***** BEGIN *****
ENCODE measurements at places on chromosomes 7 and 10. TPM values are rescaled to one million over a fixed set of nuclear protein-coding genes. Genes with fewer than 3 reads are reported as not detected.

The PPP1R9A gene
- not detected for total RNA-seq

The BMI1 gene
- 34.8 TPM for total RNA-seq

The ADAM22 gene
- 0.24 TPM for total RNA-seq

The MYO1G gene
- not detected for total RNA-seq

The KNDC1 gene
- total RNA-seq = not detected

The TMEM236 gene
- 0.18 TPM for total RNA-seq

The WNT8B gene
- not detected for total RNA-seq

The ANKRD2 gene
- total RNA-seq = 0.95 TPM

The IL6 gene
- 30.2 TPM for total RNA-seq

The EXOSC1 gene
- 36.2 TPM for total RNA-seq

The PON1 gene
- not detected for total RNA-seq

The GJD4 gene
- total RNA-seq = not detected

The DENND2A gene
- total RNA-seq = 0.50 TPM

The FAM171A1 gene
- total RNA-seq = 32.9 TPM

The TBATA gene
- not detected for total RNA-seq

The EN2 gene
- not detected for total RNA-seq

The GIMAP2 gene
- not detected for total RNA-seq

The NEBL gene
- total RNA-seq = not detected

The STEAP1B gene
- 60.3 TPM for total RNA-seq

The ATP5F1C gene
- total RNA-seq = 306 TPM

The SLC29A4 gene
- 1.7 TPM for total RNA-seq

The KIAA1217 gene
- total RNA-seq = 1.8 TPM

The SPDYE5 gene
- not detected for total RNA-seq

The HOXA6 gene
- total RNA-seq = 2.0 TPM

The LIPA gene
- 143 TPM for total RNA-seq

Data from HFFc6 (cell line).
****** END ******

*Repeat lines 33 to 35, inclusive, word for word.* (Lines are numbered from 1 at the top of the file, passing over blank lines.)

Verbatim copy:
- not detected for total RNA-seq

The GIMAP2 gene
- not detected for total RNA-seq